Yaniv Rokah’s portrait of a longterm homeless woman and her unlikely celebrity had its world premiere at Vail last year. Other screenings have included Sarasota, Haifa, Hot Springs Doc, San Francisco Doc, and the Bahamas.

For decades, Mimi Haist, now 90 years old, has been homeless, though the generosity of a Santa Monica laundromat owner has provided her with an unorthodox place to sleep each night, as well as an unofficial job. She’s a beloved fixture in the neighborhood, with her feisty attitude winning her ardent admirers over the years, including the occasional actor or actress. A friendship with comedian Zach Galifianakis, in particular, has been maintained since before his career blossomed, with Mimi accompanying him to red carpet events, and, ultimately, becoming the recipient of a more transformative gift. While Rokah delves a bit deeper into his subject’s history to try to ascertain how she ended up on the streets, this thread feels at odds with the lighter tone he uses up to this point – itself a somewhat odd choice given the serious topic of homelessness. The filmmaker is also too much of a presence in the film, lending it a rough and stretched thin feel, and suggesting the whole enterprise might have worked better in short form instead.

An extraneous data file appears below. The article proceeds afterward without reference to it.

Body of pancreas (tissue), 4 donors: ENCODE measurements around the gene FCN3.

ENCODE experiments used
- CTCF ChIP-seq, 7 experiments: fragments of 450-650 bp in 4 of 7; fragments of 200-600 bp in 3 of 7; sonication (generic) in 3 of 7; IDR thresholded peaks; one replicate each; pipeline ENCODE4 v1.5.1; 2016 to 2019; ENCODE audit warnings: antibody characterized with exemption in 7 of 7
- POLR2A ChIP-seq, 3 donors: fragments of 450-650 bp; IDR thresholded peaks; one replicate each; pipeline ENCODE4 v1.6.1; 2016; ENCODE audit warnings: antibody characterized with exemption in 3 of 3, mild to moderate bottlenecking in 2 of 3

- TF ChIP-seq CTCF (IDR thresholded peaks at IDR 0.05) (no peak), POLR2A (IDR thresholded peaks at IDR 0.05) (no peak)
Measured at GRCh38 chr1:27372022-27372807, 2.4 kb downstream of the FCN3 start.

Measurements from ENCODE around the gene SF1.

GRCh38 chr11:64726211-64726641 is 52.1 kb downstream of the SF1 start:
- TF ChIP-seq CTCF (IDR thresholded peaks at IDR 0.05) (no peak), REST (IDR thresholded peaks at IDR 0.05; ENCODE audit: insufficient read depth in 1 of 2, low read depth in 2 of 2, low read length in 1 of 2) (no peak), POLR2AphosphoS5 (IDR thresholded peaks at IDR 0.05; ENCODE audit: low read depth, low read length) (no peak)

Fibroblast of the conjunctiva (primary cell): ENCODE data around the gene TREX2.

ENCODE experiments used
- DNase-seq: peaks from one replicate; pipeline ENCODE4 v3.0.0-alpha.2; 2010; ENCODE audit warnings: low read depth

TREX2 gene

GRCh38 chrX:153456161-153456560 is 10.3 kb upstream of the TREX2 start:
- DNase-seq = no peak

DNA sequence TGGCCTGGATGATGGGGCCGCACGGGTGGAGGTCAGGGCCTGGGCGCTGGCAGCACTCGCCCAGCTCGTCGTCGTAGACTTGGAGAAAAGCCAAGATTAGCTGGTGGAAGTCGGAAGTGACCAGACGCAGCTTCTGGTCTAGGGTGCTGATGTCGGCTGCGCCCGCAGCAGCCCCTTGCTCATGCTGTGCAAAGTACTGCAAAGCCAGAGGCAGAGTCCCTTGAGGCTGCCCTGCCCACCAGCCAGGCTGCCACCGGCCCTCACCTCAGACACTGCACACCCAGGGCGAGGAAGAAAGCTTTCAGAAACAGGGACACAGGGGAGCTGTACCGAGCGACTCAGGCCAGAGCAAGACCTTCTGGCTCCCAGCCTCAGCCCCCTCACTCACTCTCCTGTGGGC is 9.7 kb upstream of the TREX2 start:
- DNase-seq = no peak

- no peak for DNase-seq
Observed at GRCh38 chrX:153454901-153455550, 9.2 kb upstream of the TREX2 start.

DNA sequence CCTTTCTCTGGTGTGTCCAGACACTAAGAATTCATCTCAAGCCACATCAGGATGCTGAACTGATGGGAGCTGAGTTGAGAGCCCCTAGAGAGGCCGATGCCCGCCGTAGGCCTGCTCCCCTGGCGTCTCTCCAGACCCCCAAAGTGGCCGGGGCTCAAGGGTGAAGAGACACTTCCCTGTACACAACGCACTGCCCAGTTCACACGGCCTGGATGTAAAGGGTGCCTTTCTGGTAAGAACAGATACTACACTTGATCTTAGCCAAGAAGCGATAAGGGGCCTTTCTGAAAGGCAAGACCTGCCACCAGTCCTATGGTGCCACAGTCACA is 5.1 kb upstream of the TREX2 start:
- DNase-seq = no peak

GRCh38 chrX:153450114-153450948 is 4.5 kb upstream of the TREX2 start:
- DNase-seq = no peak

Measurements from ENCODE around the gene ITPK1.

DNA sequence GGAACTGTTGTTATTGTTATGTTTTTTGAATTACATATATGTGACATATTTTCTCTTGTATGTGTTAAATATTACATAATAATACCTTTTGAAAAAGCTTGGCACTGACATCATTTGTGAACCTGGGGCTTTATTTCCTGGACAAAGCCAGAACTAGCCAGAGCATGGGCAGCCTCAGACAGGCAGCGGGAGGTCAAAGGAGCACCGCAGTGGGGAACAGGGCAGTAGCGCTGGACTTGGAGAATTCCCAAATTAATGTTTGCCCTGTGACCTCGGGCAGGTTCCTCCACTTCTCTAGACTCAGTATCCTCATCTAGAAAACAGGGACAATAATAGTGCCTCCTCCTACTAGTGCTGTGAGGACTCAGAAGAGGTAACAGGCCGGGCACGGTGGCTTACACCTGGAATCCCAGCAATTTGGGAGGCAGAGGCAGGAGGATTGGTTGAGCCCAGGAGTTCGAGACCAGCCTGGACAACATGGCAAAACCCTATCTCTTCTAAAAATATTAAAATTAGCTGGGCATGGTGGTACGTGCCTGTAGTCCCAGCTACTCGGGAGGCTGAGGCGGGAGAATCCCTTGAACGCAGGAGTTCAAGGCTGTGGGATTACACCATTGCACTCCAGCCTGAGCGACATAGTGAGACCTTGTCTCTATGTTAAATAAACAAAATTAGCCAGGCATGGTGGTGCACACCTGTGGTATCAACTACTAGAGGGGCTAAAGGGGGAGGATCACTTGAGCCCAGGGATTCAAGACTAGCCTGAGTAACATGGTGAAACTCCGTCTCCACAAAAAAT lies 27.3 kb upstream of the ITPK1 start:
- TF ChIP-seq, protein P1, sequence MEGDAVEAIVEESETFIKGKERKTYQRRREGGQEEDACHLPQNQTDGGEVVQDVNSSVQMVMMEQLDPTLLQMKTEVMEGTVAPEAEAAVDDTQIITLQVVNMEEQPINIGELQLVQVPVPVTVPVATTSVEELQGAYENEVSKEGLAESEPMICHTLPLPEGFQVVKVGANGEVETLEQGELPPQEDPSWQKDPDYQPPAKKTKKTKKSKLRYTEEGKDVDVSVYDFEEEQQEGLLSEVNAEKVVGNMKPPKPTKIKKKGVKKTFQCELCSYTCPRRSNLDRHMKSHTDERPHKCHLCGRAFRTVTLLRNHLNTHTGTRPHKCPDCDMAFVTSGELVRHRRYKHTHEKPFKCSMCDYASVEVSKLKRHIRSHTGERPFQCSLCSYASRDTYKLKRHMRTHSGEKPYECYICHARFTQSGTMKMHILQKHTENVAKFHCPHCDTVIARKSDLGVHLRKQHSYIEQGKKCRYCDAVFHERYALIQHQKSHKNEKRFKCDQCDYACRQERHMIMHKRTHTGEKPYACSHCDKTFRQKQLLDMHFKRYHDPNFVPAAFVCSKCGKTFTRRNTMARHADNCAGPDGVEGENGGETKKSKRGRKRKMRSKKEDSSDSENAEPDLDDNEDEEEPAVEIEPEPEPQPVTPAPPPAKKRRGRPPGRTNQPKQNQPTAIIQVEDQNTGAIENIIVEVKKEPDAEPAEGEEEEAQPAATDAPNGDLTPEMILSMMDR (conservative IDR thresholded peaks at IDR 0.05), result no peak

Leave a comment

Filed under Documentary, Film, Releases

Leave a Reply

Fill in your details below or click an icon to log in:

WordPress.com Logo

You are commenting using your WordPress.com account. Log Out /  Change )

Twitter picture

You are commenting using your Twitter account. Log Out /  Change )

Facebook photo

You are commenting using your Facebook account. Log Out /  Change )

Connecting to %s

This site uses Akismet to reduce spam. Learn how your comment data is processed.